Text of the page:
I've seen worse too- my post was kind of an FYI for a general crowd. I know expectations can be calibrated differently for different places. Just because there are worse places out there doesn't make the level of cleanliness here enjoyable. It was more of a bummer because the food we had was fine to pretty good. I think I had reached a personal threshold for a sit-and-eat place. I didn't want to give them a pass this time because I guess I've reached my limit of eating in freezing and dirty restaurants- and I like that chowhound tries for accuracy and honesty. I don't want SFS to suffer in business, I want them to wipe off the wall once in awhile. I've eaten in a lot of hole-in-the-walls that take pride in providing a clean restaurant, even if entirely barebones.

              We went because I had read a previous post of yours mentioning the SJB, and we decided it would be a fun little trip. We really did like the SJB, but my DC and I felt a keen disappointment that the surroundings that day seemed to be a deal breaker. I still very much appreciate your tip and posts on Chowhound because I can say that I've had a pretty good SJB, and my food experience level has increased in both good and bad ways. :)

              1. re: P. Punko

                What do you all think of the 生煎包 at Koi Palace? I had some decent ones a while ago but the problem with that restaurant is the dim sum is not that consistent (dinner much more so).

                1. re: P. Punko

                  The credit for Shanghai Flavor Shop really goes to senior hound tanspace, who first outted this place (at least for me to discover it). Both of us have had some experience with SJB, although me much less in Asia (only limited to Shihlin Night Market in Taipei, where they are famous for it, the strange thing is that I've had the Shihlin SJB last month, and for some reason they had much much less soup than SFS, although better quality and tasting pork. So score one fo SFS for soup).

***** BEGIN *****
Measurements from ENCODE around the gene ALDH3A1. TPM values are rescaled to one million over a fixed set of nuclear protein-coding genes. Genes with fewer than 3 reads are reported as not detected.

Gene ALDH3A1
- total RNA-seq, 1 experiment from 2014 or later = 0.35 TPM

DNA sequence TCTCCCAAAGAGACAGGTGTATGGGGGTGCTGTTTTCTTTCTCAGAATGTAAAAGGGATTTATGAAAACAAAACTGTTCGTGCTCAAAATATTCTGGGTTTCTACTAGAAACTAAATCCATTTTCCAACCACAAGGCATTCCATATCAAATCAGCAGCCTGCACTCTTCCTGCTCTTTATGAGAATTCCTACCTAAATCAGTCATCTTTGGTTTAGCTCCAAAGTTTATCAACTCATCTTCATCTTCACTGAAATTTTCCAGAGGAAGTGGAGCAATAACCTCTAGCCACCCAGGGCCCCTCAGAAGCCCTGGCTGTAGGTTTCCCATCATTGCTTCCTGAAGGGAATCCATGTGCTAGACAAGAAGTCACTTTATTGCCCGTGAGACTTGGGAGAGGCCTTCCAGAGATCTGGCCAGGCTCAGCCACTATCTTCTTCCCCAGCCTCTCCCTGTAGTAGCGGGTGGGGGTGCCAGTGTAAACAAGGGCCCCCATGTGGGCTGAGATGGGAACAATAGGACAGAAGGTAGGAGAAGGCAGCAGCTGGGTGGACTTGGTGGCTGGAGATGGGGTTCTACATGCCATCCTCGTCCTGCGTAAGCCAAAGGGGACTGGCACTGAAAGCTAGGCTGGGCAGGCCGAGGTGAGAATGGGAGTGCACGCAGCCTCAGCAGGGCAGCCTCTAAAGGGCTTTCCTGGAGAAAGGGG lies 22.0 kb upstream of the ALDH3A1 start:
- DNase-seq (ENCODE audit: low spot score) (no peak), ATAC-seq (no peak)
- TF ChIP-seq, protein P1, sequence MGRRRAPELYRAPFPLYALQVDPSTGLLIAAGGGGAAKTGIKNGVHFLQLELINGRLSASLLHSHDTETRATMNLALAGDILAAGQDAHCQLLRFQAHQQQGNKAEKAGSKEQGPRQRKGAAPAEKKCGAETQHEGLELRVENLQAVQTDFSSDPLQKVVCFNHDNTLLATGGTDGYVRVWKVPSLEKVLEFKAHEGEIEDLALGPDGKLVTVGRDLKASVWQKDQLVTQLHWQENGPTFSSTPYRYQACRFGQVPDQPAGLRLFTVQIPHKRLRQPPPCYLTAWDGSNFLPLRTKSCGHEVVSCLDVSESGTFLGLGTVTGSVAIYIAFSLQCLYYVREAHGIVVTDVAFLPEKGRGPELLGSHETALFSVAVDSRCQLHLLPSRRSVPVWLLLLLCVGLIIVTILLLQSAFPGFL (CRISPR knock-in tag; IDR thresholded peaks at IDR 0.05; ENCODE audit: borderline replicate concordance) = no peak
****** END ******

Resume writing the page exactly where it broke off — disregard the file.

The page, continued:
The Cong Yoh Ban Mien (dry noodles with soy sauce, scallions, oil, dried shrimp I think) all tossed up together is great, but a bit hearty. Little Shanghai in San Mateo does another good version that is not as heavy, but if you want grease and mo carbs in your diet, SFS does it nicely.

                  And did you all know SFS used to offer XLB? They eventually crossed it out of the paper menu, then the new batches don't even mention it. I wonder how those tasted.

                  1. re: K K

                    I'll have to try it sometimes, though without a car it's easier to get to Shanghai for SJB than Sunnyvale. I've yet to find a satisfying version in San Francisco, Oakland or the northern peninsula.

                    1. re: Xiao Yang

                      I don't like yelp, but they give Sunny Shanghai a bad rating. It's a hole in the wall, but I love the staff (mom and pop) and they have amazing pan friend buns. They have a beautiful skin (relatively thin), super crispy bottom and a juicy meaty finish. They are not greasy at all. They are the best imo that I've had in the Bay Area

                      1. re: airflux

                        Looking back on my post from last June, I did find the SJB at Siunny Shanghai to be "as good as I've found in the US" (though I haven't tried Shanghai Flavor Shop). My problem may be that I'm in Shanghai about every year, hitting the good stuff, and I may be subconsciously (or consciously) using the sJB at my namesake Xiao Yang's as a benchmark.

                        1. re: Xiao Yang

                          Many thanks, XY, for your comments.

                          I was thinking of your earlier posts describing "Yang's Fry-Dumpling" in Shanghai, when I commented that Shanghai Flavor Shop serves a menu of noodles, both dry or in soups, and other dishes.

                          Of course, I cannot compare these SJBs or, similarly, the XLBs in the bay area with Nanxiang Steamed Buns Restaurant, Shanghai.

                          I hope to travel to China some day and will visit those famous shops. If you want to come down on Caltrain, I could meet your train and drive you to SFS. They are open for lunch on weekends from 11-3.

            3. Any news of SJB outside of Shanghai Flavor Shop?

              I just got back from LA where I happened across some killer SJB, and remember how much more like I like them than XLB.